Q. My marriage is in trouble. We have been married for ten years and have two children. Over the years we have lost the good feelings we had for each other. We argue a lot and we avoid each other. Recently my husband suggested we separate. Since we aren’t happy together he thinks we might as well get a divorce. I'm very upset about this and would like to work things out. I still care for him and I worry about how divorce will affect our children. What do you think?
A. The decision to divorce is not one to be made lightly. Nor should it be made based on unhappy feelings alone. If you have a sore throat or the flu do you threaten to commit suicide? Of course not. You know that life will give you an occasional cold or an occasional bout with the flu. Most all marriages go through unhappy phases. Some couples with very serious marital problems have stayed together and found ways to work out their differences. Yet many couples threaten to “kill” their marriage at the first sign of “the sniffles.”
We’ve been sold a bill of goods that divorce will solve our problems. If our marriage isn’t going the way we think it should, we’ll enjoy the single life and freedom again. Or we’ll find someone else who will love us or understand us better.
Divorce creates problems. It does not solve problems. Long range studies of the effects of divorce show that divorce is not just a brief crisis in the lives of those affected. Five years after divorce most families are still in great pain and turmoil. The statistics against divorce are formidable. Financially divorced parents struggle. This continues not just briefly but for six to ten years after divorce. Remarriage with children may make things worse as two families, often still hurting from divorce, struggle to blend and become one.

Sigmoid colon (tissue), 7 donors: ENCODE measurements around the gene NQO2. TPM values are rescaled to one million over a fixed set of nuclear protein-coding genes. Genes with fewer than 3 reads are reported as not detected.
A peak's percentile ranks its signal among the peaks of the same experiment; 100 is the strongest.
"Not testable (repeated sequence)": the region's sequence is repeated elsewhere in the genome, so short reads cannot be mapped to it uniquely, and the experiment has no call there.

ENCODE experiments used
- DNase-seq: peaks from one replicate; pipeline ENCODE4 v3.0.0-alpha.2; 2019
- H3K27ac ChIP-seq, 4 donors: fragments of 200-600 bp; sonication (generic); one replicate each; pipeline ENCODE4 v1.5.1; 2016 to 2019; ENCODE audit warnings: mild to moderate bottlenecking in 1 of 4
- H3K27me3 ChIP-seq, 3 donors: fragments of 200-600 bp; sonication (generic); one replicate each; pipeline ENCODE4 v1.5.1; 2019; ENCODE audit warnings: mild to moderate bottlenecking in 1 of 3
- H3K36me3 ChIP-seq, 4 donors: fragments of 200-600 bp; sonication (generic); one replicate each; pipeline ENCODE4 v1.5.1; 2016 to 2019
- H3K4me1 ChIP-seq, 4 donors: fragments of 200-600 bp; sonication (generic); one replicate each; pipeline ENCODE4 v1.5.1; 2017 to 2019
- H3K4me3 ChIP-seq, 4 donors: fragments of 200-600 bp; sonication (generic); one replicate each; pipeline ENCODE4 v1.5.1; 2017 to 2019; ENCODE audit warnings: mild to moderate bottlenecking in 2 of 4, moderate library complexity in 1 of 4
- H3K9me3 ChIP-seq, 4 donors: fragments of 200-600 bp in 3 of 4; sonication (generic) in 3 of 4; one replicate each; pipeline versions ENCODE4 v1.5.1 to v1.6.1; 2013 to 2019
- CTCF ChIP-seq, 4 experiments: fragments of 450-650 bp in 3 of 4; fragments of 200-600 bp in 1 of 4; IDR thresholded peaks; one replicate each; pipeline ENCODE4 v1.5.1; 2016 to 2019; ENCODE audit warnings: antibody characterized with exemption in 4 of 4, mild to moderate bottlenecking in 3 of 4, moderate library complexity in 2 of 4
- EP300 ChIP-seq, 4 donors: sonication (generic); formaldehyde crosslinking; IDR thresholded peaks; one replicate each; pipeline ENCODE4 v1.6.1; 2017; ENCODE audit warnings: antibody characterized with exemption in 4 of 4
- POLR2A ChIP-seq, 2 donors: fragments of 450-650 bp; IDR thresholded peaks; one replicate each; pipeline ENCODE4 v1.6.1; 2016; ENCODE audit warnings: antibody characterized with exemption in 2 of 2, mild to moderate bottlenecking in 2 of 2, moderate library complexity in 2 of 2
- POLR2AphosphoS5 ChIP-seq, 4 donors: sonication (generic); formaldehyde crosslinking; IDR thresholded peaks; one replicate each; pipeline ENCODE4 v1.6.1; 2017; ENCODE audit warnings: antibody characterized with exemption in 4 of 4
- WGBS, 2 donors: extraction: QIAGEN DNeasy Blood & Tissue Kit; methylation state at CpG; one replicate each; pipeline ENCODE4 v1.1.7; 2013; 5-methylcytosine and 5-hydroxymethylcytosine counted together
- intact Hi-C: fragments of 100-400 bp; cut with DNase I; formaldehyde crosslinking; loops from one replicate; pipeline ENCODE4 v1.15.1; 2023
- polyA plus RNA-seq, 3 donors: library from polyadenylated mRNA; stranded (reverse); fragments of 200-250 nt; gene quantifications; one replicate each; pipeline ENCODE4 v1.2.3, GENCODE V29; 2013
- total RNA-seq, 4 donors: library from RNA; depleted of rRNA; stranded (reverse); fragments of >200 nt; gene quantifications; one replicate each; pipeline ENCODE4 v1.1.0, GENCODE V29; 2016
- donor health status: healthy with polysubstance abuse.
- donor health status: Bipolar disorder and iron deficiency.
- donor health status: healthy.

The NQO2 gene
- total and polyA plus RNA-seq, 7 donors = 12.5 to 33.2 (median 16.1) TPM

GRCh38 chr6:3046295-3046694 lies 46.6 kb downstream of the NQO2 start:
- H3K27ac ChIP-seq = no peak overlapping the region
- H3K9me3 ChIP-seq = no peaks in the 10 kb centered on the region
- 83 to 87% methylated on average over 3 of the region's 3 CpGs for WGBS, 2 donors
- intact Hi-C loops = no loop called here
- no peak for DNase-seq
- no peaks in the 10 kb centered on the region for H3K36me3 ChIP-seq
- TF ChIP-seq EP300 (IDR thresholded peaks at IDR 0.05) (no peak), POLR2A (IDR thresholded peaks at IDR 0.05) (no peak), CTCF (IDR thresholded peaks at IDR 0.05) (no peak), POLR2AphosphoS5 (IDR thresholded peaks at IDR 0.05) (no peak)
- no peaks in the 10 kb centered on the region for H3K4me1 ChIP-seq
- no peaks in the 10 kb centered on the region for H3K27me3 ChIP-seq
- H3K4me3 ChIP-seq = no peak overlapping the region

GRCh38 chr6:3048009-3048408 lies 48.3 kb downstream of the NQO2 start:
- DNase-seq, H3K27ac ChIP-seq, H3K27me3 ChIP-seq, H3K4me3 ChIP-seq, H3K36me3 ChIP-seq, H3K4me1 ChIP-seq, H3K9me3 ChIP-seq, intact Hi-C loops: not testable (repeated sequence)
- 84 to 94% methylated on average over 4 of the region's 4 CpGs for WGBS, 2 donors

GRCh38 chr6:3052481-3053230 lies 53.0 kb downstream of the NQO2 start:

There is overwhelming evidence that divorce is very harmful to children of all ages. Children of divorce are two to three times more likely to have behavioral problems. As adults they are less successful in their careers and in love relationships.
Tell your husband you still care about him and want to work things out. Don’t argue with him. Instead, listen and try and understand his point of view. Tell him your concerns about the effects of divorce on the children. Read The Unexpected Legacy of Divorce by Dr. Judith Wallerstein, Julia Lewis and Sandra Blakeslee. In this book children of every age speak about the fact that their parent’s divorce was devastating to them.
What can you do to solve things? Watch five videos called Choosing Wisely Before You Divorce available free on www.beforeyoudivorce. Urge your husband to watch these videos with you. The videos cover: the legal and financial impact of divorce, the physical, emotional and spiritual effects of divorce, the effects of divorce on children, forgiveness and reconciliation. Each video shows film clips of experts talking interspersed with couples telling their experiences.
Some couples who have watched these videos have decided to stay together. Those who have decided to go ahead with a divorce have had a more peaceful divorce as a result of considering the effects of divorce before hand. I hope these ideas will convince you and your husband to work on your marriage. Reconciliation is hard work but it is less painful and less expensive than divorce and it enables couples to keep their wedding promises to each other and to God.
Counseling with a Christian counselor or pastor along with The Third Option group for couples on the brink of divorce can help you work out the differences and conflicts in your marriage. Don’t give up. Divorce will compound your problems, not solve them.
“Each man must love his wife as he loves himself, and the wife must respect her husband.” Ephesians 5:33